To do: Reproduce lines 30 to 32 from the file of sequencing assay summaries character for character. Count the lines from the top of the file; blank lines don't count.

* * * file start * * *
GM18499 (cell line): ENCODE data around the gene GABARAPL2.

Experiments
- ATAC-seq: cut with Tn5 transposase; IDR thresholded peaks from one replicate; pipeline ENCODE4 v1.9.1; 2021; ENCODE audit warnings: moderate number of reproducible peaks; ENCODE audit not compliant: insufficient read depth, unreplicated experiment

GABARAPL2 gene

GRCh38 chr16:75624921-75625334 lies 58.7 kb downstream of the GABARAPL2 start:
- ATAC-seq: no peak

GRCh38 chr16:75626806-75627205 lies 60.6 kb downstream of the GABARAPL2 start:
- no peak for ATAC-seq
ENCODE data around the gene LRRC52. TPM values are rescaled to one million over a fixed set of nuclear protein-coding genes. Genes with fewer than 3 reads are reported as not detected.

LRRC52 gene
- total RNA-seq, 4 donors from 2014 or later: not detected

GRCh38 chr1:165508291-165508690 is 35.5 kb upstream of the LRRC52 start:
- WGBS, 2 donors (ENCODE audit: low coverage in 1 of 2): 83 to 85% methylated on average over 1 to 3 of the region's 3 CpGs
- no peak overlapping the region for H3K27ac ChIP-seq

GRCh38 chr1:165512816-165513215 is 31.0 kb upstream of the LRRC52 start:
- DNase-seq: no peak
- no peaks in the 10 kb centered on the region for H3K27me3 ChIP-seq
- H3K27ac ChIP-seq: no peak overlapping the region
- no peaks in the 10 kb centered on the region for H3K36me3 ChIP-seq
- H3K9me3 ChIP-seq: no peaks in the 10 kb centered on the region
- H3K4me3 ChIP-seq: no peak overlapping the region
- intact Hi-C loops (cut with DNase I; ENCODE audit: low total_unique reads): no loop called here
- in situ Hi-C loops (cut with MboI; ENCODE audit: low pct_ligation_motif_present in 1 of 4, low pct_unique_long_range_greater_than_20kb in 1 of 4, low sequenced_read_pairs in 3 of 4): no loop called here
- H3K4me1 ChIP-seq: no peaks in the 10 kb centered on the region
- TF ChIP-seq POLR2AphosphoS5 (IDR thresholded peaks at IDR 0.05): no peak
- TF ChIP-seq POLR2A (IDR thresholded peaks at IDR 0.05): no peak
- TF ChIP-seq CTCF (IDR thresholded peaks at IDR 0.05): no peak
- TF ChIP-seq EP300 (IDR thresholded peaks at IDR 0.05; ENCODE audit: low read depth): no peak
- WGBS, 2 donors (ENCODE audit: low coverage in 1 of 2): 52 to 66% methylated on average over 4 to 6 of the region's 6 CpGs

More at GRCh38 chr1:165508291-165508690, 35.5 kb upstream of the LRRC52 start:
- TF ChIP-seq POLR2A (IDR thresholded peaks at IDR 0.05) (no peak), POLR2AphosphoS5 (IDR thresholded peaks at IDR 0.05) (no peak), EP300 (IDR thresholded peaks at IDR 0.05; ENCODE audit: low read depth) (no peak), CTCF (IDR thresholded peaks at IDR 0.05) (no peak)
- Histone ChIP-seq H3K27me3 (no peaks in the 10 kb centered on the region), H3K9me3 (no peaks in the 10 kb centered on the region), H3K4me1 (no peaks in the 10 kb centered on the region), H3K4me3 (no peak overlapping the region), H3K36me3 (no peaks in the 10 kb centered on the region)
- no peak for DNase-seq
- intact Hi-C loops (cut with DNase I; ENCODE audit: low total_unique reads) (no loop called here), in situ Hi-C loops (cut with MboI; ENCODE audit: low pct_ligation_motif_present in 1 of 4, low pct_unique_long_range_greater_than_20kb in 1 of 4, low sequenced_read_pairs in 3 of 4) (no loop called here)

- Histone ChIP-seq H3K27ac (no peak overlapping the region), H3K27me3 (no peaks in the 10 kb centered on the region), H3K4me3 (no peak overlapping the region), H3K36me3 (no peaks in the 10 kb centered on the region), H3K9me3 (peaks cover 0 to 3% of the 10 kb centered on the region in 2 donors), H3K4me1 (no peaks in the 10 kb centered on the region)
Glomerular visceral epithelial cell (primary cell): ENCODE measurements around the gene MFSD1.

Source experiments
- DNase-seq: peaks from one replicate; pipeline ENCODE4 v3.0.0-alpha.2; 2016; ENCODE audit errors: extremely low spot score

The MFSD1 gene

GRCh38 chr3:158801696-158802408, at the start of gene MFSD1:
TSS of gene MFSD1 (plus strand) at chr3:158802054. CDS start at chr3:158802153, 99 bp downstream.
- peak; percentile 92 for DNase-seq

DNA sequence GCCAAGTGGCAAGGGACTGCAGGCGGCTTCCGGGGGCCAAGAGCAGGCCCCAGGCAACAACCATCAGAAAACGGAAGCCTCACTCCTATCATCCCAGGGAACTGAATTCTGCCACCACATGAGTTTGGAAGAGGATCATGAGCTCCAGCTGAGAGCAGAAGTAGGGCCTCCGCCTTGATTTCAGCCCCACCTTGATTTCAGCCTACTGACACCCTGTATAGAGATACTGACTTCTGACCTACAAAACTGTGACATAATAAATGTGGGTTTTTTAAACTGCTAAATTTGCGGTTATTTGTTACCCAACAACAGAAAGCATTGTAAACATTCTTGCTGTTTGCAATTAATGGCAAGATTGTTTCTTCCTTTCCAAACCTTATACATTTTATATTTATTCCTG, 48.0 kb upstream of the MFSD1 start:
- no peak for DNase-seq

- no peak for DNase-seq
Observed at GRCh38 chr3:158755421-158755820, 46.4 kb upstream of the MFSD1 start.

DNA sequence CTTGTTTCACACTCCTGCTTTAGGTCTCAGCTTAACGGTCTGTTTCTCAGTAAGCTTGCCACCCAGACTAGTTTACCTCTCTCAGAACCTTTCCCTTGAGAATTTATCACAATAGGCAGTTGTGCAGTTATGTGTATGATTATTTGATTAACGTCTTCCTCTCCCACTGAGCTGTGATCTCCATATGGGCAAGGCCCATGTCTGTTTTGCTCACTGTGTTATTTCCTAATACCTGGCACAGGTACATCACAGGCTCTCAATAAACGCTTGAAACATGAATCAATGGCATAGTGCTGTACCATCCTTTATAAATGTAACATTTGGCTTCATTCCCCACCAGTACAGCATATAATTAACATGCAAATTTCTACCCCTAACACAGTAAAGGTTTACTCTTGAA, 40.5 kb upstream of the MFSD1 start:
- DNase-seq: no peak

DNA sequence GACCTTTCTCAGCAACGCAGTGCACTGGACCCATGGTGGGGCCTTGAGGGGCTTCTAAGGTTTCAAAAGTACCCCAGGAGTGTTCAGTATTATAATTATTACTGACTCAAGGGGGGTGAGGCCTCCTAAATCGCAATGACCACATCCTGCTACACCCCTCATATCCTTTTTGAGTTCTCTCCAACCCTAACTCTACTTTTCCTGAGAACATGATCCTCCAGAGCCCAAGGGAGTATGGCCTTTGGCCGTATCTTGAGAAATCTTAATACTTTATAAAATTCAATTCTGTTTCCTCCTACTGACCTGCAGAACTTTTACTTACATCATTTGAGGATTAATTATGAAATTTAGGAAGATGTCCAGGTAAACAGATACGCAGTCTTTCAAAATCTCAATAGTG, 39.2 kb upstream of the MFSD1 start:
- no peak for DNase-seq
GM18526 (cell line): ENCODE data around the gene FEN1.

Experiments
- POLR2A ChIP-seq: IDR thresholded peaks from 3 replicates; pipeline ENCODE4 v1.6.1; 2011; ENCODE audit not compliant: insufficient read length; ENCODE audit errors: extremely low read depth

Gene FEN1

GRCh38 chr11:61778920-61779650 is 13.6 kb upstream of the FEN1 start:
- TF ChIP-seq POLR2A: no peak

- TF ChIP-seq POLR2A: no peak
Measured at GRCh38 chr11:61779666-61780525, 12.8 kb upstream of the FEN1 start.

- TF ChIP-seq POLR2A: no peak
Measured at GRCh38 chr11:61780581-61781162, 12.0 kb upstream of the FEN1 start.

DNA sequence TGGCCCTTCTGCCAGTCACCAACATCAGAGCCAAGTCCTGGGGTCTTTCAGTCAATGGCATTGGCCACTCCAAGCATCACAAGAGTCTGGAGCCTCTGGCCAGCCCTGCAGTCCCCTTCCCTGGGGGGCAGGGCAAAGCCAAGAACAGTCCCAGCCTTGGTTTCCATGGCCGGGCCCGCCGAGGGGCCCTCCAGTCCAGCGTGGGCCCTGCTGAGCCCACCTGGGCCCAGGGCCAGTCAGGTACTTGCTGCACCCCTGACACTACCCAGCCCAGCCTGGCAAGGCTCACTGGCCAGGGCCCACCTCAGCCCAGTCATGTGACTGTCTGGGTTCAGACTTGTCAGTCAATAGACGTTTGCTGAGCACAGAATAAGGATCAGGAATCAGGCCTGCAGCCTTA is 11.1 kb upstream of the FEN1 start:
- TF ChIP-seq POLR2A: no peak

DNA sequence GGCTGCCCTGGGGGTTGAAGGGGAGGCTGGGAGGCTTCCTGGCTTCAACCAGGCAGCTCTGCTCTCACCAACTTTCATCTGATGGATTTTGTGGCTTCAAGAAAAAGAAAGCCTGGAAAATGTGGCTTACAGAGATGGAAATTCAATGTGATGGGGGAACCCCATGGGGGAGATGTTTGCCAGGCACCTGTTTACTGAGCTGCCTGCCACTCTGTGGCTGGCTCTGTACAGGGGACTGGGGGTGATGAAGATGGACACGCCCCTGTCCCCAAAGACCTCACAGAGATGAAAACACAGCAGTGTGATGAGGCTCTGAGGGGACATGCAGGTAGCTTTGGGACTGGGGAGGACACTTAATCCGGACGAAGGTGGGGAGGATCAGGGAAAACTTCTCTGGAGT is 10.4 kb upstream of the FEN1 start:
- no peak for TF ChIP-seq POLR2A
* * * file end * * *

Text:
More at GRCh38 chr1:165508291-165508690, 35.5 kb upstream of the LRRC52 start:
- TF ChIP-seq POLR2A (IDR thresholded peaks at IDR 0.05) (no peak), POLR2AphosphoS5 (IDR thresholded peaks at IDR 0.05) (no peak), EP300 (IDR thresholded peaks at IDR 0.05; ENCODE audit: low read depth) (no peak), CTCF (IDR thresholded peaks at IDR 0.05) (no peak)
- Histone ChIP-seq H3K27me3 (no peaks in the 10 kb centered on the region), H3K9me3 (no peaks in the 10 kb centered on the region), H3K4me1 (no peaks in the 10 kb centered on the region), H3K4me3 (no peak overlapping the region), H3K36me3 (no peaks in the 10 kb centered on the region)